What Does It Mean If Lower Back Pain Travels into Legs?
It's common for pain in the lower back to travel to other parts of the body from the point where it originates.
This radiating pain commonly happens on one side of the lower back and legs. When lower back pain radiates down into one or both legs, it may be symptomatic of a nerve-related condition called Sciatica.
Although, there are many other causes of lower back pain traveling to the legs. Such as inflammation of the sacroiliac of facet joints in the hips or inflammation of the surrounding muscles or bursa, as is the case in "bursitis."
We can quickly and easily identify whether any of these conditions are the case for you.
Can Lower Back Pain Be A Symptom Of Something More Serious?
In rare cases, pain in the lower back can be a cancer symptom.
For example, after prostate cancer metastasizes and causes lesions, lower back pain can be a symptom. Soft tissue sarcomas can also develop in this area.
Unfortunately, practically every type of tumor can affect the back.
But to put your mind at ease, your lower back symptoms are much more likely to be the result of weak back muscles and poor posture than something like cancer.
It's essential to find the root cause and rule out underlying medical conditions by consulting with a physical therapist who can identify exactly what's happening.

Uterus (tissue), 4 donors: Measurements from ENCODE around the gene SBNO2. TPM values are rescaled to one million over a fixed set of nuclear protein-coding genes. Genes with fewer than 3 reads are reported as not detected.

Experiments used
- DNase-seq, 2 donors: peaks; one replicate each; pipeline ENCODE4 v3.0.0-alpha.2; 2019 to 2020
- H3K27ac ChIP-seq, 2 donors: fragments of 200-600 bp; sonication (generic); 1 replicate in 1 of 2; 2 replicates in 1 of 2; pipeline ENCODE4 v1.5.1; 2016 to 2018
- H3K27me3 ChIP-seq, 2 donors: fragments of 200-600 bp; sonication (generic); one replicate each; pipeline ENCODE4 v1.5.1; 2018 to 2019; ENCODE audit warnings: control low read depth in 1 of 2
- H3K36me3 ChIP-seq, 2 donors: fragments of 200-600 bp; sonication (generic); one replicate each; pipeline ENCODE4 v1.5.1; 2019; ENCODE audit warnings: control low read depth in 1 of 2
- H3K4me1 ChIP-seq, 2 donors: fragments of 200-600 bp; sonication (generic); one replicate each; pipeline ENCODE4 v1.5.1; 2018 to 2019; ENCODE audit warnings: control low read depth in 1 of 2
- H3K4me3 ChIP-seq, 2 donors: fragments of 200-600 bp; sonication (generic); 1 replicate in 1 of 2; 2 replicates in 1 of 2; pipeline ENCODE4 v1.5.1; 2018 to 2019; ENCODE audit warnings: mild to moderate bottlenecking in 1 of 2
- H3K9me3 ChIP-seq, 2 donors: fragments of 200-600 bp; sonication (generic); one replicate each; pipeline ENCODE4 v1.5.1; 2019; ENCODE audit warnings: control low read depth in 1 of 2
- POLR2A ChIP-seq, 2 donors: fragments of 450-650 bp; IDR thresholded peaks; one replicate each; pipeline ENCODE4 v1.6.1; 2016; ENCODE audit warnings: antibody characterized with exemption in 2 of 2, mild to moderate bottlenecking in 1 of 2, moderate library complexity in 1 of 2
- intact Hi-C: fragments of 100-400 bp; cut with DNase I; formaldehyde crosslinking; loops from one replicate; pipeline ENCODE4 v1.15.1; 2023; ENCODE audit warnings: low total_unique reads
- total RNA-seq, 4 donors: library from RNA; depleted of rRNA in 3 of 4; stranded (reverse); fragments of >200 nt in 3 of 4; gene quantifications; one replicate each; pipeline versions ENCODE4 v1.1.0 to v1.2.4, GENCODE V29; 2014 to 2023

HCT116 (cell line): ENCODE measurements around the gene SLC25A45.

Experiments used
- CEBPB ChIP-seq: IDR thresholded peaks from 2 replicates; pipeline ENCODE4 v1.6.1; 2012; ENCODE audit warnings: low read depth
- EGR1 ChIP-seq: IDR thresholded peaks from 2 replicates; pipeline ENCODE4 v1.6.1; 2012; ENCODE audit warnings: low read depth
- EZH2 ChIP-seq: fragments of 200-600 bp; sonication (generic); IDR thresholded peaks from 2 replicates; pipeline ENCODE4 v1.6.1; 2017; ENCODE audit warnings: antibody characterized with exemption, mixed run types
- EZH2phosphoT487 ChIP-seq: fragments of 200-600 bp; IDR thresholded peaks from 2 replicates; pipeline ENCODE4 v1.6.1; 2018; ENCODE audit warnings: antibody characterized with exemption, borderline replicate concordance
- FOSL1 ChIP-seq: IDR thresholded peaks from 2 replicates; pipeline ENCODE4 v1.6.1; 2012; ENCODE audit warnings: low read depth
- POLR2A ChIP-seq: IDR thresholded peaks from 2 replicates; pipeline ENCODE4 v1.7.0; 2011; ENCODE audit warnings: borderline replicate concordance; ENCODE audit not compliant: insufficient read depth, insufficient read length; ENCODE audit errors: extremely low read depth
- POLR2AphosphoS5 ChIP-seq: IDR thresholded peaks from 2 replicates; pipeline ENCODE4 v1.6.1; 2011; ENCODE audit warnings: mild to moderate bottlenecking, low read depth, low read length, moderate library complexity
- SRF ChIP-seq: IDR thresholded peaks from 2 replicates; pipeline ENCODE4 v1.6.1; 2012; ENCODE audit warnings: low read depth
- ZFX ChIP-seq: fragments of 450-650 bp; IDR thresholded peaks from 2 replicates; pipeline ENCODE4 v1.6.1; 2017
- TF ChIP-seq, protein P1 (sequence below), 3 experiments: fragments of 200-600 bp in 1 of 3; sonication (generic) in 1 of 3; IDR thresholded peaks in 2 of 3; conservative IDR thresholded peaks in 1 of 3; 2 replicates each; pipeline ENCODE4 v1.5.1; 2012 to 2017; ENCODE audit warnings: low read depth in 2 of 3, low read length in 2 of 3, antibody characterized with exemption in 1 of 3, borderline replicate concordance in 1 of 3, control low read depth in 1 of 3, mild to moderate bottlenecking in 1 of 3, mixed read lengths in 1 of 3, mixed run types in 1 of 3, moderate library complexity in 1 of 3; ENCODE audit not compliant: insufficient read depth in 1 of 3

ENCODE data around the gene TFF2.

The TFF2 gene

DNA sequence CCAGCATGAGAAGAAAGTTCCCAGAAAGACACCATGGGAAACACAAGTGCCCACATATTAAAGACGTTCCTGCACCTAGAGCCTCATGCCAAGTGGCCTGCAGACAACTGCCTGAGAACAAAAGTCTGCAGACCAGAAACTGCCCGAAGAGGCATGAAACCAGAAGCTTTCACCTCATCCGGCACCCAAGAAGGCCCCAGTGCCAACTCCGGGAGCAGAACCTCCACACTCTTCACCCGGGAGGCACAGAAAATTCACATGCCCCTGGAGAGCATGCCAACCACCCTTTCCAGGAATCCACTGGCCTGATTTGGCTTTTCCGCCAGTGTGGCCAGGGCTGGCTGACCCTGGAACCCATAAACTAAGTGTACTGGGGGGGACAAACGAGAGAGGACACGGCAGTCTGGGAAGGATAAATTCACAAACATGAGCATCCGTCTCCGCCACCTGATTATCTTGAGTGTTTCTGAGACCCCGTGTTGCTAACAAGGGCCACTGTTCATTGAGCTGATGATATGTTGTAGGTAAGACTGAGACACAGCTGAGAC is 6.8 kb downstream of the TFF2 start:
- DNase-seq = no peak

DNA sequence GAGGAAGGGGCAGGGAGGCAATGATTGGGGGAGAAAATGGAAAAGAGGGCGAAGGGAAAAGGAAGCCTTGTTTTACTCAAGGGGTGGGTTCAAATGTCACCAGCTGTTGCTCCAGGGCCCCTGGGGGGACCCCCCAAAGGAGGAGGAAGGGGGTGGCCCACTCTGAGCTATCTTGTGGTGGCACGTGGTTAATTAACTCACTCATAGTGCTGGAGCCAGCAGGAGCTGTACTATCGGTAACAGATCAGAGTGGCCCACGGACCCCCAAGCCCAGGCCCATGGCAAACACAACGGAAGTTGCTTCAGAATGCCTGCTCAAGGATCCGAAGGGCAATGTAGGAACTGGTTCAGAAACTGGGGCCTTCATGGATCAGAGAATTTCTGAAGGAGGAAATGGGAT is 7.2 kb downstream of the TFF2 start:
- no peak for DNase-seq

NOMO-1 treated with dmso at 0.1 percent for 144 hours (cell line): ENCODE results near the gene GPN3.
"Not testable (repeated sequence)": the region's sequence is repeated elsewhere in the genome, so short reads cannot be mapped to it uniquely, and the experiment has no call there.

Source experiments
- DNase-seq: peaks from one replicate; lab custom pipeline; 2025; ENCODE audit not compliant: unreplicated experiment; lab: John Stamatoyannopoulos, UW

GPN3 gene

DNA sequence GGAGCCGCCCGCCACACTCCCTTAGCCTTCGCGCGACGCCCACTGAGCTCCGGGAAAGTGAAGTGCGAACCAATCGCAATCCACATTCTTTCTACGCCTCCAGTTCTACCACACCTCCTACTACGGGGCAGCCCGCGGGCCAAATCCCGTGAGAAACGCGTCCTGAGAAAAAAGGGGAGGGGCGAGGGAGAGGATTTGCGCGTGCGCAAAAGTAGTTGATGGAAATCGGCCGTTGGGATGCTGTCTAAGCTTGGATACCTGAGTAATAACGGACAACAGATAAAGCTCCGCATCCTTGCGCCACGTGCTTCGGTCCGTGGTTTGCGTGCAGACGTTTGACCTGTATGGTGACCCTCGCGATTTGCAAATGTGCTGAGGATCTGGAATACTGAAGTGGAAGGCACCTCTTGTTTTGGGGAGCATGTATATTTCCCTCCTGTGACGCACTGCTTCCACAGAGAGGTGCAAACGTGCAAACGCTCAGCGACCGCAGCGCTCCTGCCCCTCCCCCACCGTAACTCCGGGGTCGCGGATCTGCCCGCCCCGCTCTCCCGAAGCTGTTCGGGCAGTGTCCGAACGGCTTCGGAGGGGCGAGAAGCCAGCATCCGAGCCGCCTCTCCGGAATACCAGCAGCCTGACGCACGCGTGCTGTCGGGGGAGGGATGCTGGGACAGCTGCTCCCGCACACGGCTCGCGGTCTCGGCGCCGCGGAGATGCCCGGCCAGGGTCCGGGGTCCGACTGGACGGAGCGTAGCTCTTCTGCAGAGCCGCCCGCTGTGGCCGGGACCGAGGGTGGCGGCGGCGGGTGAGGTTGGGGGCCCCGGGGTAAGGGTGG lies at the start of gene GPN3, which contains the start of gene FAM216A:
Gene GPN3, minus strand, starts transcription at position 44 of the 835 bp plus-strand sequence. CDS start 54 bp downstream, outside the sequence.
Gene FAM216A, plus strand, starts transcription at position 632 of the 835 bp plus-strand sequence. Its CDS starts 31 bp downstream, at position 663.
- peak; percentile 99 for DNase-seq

How To Treat Lower Back Pain
If you have lower back pain, it's a good idea to start tracking it. That includes noting the activities that increase your discomfort and intensify symptoms, along with the time of the day and the date it starts.
If your pain doesn’t go away, this information can be helpful for us and/or your doctor to identify what the root cause might be and make a quicker diagnosis.
But meanwhile, if you notice that any type of movement of specific activity increases your symptoms, try reducing that activity for a while and using a hot/cold pack to alleviate the pain.
You can also try OTC medications for a short time, but we would not recommend this strategy for more than 3 days. They don’t fix the issue; they only mask the pain.
In most cases, lower back pain will go away independently with adequate rest and ice/heat packs.
However, if it persists for more than seven days or the intensity of the pain gets worse.
We recommend you Book A Free Consultation with one of our physical therapists.
We specialize in back pain here at Focus PT and we want to help you, you can apply for a Free Discovery Visit to see if we're the right fit for you.
We can identify and treat the root cause, help you avoid painkilling medication, and prevent more severe problems later.
Click here to claim your Free Back Pain Guide.